Does this mean that Mornhinweg and his colleagues do not go along with the many who are convinced that the days of internal combustion engines, especially the diesel variety, are severely numbered and that full electrification is the future? Not quite, it seems.
We asked Mornhinweg directly what percentage of all Mercedes vans he expects to be diesel-powered in five and ten years’ time. His answer is intriguing.
“If I had such a crystal ball perhaps I’d be in a different business,” he says. But surely Mercedes-Benz Vans and the whole Daimler group has to plan in considerable detail for future powertrain development and production?
Accepting this, Mornhinweg reveals how flexibility has become a key element in his company’s entire global production system for the new Sprinter, to allow for what is still seen as unpredictable growth in demand for electric drivelines and many other unknowns. “We are committed to EVs (electric vehicles) for certain sectors, such as last-mile deliveries and service industries, any sector where the customer can have a clear plan for how many miles will be driven tomorrow,” he says.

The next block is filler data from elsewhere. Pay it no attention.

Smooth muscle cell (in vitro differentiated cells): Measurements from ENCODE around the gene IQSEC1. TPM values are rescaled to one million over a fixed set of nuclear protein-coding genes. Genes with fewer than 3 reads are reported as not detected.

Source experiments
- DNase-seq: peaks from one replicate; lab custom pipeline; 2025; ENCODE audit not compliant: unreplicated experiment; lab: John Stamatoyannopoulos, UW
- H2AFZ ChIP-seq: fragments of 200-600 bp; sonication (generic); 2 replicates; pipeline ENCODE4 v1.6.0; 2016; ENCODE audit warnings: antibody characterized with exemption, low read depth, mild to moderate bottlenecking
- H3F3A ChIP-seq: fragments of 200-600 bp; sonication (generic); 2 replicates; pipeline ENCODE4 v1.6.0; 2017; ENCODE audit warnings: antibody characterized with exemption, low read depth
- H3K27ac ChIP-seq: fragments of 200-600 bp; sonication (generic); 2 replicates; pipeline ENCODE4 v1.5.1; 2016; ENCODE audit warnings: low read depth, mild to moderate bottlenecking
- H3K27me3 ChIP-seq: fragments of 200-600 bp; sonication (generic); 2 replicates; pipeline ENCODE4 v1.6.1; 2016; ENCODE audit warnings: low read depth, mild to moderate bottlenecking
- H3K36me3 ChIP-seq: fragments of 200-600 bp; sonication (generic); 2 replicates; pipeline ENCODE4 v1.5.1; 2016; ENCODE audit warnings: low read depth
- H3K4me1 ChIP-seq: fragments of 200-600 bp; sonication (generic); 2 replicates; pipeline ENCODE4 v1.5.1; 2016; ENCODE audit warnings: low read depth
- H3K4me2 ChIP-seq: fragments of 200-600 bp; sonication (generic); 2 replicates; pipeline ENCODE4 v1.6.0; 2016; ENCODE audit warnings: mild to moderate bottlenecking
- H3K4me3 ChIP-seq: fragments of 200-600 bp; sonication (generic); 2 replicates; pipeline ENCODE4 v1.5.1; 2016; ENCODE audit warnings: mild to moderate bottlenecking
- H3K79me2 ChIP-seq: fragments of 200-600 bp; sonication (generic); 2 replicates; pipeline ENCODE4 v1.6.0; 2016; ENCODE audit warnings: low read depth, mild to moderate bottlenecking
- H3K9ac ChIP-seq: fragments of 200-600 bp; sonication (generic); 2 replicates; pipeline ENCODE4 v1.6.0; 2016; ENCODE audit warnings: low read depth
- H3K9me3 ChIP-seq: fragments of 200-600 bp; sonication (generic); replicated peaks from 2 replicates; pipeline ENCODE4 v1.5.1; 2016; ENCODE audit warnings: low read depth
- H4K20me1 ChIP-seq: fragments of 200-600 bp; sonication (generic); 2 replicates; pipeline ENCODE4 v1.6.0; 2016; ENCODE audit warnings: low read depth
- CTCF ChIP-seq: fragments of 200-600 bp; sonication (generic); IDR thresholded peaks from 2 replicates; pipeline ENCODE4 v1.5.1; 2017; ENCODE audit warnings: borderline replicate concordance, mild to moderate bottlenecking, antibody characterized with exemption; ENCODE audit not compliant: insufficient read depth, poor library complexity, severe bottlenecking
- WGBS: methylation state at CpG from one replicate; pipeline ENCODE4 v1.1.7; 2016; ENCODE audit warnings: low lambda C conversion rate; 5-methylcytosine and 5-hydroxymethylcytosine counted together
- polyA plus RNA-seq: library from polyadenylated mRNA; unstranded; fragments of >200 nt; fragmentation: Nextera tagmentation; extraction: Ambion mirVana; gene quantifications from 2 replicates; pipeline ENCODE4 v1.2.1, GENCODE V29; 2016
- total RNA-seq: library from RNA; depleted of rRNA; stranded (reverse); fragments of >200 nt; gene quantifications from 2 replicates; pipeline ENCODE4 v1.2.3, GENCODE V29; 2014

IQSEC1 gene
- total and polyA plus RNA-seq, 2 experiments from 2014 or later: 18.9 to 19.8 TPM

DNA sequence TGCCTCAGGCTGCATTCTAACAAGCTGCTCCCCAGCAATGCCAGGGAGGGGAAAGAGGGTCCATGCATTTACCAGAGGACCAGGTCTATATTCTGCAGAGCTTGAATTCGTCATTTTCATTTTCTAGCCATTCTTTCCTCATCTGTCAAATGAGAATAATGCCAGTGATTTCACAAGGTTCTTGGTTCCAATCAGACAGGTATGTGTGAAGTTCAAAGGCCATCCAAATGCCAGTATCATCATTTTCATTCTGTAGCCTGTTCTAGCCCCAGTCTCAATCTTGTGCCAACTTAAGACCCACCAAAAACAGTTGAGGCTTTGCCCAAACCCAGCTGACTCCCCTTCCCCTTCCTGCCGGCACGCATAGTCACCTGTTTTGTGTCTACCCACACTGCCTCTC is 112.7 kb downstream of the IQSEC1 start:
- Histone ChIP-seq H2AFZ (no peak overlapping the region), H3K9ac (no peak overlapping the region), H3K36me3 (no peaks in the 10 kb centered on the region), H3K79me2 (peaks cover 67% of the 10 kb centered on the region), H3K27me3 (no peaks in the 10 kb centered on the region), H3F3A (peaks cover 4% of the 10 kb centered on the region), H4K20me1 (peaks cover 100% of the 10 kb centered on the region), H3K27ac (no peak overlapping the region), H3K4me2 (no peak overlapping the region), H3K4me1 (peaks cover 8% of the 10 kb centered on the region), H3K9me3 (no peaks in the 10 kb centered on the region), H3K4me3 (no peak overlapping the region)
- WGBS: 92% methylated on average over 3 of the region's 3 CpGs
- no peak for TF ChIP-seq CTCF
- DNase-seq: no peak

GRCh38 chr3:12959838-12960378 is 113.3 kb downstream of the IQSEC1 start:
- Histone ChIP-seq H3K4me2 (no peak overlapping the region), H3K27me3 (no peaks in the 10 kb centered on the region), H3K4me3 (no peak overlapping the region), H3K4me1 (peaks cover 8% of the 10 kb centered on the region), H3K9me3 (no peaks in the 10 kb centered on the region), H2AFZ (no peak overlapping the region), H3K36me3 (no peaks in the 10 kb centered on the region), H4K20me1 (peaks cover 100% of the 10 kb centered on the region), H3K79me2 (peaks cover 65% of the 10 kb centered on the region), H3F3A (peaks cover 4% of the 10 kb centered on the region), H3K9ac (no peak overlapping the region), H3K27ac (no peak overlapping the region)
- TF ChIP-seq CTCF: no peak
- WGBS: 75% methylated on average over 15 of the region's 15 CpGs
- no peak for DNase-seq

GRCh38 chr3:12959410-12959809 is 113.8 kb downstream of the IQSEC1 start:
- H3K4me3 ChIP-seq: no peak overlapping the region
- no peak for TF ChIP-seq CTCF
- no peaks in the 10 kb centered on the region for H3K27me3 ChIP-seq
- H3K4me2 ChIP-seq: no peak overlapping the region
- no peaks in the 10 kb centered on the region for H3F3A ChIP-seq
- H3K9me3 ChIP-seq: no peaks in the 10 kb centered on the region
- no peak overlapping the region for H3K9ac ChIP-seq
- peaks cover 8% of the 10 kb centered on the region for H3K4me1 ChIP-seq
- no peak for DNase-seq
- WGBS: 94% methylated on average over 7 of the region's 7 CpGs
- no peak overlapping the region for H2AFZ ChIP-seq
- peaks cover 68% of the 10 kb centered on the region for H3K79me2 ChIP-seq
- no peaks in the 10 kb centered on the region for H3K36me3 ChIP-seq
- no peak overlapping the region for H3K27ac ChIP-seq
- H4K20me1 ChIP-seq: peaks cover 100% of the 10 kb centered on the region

“Then we can put an EV package together that is not too expensive. Increasing battery capacity is always extremely costly. It’s all about mileage, and payload. Batteries are very heavy.”
Planning for future electric demand
But Mornhinweg is at pains to emphasise that this should not be interpreted as any Luddite, anti-electric-van stance by Daimler.
He points to plans announced last year for the entire Mercedes-Benz Vans model range, from the small Citan (spawned by a co-operation with the Renault/Nissan alliance) through the Vito and up to the Sprinter (with GVWs up to 5.5 tonnes) to include electric vehicle options soon. An all-electric eSprinter model will be added to the new range next year, he says.